Nigerian unions end general strike after Government makes concessions
The national trade union centres of Nigeria (NLC and NTUC) have ended their general strike over the unilateral removal of the government oil subsidy after eight days of consistent popular support led to direct talks with the President of Nigeria, Goodluck Jonathan. Those talks on Sunday night produced movement that the unions felt represented satisfactory progress.
The Government has reinstated part of the subsidy so that a litre of petrol will be reduced from the N141 price (57p) imposed on 1 January to N97 (39p). This is more than the original N65 (26p) price per litre, and the unions made clear it was still a unilateral decision rather than an agreement between unions and Government. But together with pledges to act against corruption in the oil sector, and reduce the governance costs of the energy sector, the unions decided that further protests could endanger their supporters, and that enough had been secured. Nigeria has a history of military coups, and there were worrying signs that the dispute could lead to even more loss of life.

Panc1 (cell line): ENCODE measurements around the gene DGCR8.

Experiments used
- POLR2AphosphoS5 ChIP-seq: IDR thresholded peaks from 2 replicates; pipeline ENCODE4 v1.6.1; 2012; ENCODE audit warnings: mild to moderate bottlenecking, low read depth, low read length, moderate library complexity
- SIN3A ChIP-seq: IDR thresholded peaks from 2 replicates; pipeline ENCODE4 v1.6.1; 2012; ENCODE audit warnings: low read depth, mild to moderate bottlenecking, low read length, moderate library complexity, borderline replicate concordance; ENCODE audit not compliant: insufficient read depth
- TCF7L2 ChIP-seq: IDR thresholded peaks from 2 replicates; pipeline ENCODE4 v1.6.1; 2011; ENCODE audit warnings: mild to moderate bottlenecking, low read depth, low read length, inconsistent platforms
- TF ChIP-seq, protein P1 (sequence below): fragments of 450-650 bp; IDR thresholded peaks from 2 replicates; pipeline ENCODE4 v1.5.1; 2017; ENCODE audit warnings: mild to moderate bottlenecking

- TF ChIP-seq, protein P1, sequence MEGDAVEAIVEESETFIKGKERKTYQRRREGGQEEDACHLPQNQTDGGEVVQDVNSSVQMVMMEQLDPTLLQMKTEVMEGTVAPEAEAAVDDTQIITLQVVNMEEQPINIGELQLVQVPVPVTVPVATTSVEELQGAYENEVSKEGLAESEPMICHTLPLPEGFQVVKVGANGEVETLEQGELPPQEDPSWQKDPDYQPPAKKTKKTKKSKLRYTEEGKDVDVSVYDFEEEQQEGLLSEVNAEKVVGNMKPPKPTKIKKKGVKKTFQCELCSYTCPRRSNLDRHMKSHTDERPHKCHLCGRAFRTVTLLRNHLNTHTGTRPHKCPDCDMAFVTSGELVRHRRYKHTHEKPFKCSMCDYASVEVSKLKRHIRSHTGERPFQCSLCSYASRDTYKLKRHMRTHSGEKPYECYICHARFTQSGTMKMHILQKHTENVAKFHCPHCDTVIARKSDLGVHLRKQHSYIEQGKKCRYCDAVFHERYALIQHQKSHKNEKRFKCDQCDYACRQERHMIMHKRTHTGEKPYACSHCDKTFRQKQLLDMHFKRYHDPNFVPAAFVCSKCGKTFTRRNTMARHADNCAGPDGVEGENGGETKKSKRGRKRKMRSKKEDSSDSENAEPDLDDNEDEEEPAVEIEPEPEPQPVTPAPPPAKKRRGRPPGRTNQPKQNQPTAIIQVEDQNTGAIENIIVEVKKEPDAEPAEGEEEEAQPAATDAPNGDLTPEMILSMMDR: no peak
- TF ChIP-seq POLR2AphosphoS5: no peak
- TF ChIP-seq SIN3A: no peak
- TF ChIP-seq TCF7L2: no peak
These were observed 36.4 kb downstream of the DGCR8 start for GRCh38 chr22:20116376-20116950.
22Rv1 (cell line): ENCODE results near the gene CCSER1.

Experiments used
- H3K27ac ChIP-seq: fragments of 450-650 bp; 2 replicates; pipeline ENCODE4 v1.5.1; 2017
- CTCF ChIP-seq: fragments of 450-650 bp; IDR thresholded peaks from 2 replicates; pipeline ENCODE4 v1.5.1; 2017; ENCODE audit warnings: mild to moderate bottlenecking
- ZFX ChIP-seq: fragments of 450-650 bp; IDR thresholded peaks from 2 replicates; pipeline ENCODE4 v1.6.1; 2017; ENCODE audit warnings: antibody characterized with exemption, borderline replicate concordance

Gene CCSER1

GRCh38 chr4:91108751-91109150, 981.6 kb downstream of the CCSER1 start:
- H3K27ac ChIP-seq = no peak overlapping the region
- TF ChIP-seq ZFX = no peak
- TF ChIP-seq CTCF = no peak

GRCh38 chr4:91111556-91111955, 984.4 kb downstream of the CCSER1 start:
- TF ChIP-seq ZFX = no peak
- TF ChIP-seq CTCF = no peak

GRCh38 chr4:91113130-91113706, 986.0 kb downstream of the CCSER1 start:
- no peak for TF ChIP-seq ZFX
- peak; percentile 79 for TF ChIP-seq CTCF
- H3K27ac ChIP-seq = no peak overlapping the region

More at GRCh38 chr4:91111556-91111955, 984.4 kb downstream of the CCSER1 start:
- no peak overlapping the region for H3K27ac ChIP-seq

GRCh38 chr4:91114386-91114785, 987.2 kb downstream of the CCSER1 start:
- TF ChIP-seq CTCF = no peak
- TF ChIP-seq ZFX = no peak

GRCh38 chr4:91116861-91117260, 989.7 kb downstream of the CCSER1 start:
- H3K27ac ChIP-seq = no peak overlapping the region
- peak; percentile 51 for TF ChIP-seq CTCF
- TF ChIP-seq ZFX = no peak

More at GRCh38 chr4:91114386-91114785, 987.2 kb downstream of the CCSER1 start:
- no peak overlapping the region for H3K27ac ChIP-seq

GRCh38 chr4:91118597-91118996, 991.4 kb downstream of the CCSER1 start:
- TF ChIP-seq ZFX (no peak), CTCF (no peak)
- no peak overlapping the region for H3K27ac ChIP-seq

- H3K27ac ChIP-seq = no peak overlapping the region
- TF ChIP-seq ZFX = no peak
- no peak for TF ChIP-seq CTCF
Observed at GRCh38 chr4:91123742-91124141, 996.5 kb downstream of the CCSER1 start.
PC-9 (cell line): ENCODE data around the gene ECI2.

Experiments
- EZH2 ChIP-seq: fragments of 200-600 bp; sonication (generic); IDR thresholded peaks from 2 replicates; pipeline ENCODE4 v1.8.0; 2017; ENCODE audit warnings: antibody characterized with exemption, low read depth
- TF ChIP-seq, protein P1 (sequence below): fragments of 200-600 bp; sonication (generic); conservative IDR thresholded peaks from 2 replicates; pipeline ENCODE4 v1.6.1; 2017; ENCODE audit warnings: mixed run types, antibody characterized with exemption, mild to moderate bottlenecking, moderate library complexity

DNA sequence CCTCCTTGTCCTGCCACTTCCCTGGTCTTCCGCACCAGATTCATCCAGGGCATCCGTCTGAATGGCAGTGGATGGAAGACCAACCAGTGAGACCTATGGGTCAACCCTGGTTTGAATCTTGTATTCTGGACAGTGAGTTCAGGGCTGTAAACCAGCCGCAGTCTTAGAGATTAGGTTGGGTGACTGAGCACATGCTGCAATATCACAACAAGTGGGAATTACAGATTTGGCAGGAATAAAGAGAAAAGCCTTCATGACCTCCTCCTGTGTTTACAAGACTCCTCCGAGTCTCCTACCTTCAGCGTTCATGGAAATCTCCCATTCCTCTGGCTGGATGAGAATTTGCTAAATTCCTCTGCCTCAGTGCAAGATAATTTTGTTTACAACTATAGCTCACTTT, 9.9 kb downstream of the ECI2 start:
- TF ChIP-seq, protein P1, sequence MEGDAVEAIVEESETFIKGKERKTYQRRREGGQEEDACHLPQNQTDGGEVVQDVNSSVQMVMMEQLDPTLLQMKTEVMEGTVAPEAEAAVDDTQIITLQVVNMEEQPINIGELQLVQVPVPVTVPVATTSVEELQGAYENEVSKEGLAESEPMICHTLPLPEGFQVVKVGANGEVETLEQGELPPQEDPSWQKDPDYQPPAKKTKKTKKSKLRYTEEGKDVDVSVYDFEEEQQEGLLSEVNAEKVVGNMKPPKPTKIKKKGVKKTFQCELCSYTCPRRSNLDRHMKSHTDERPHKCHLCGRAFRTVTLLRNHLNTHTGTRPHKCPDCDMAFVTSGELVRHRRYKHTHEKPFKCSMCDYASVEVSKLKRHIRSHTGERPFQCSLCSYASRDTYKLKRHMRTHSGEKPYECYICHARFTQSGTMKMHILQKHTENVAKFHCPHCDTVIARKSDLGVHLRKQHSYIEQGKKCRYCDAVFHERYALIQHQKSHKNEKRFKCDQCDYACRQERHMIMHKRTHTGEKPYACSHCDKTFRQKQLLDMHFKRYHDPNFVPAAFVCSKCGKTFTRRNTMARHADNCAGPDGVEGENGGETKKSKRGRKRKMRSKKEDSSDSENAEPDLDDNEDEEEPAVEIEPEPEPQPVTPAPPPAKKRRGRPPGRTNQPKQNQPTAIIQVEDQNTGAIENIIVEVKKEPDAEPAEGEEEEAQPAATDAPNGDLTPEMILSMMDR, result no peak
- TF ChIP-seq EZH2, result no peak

The dispute has also reaffirmed the strength of the trade union movement in Nigeria, and seriously weakened the President’s authority. As the Presidents of the NLC and NTUC, Abdulwahed Omar and Peter Esele, said in a joint statement:
“With the experiences of the past eight days, we are sure that no government or institution will take Nigerians for granted again.”
The TUC has sent a message of congratulations and solidarity to Nigerian unions.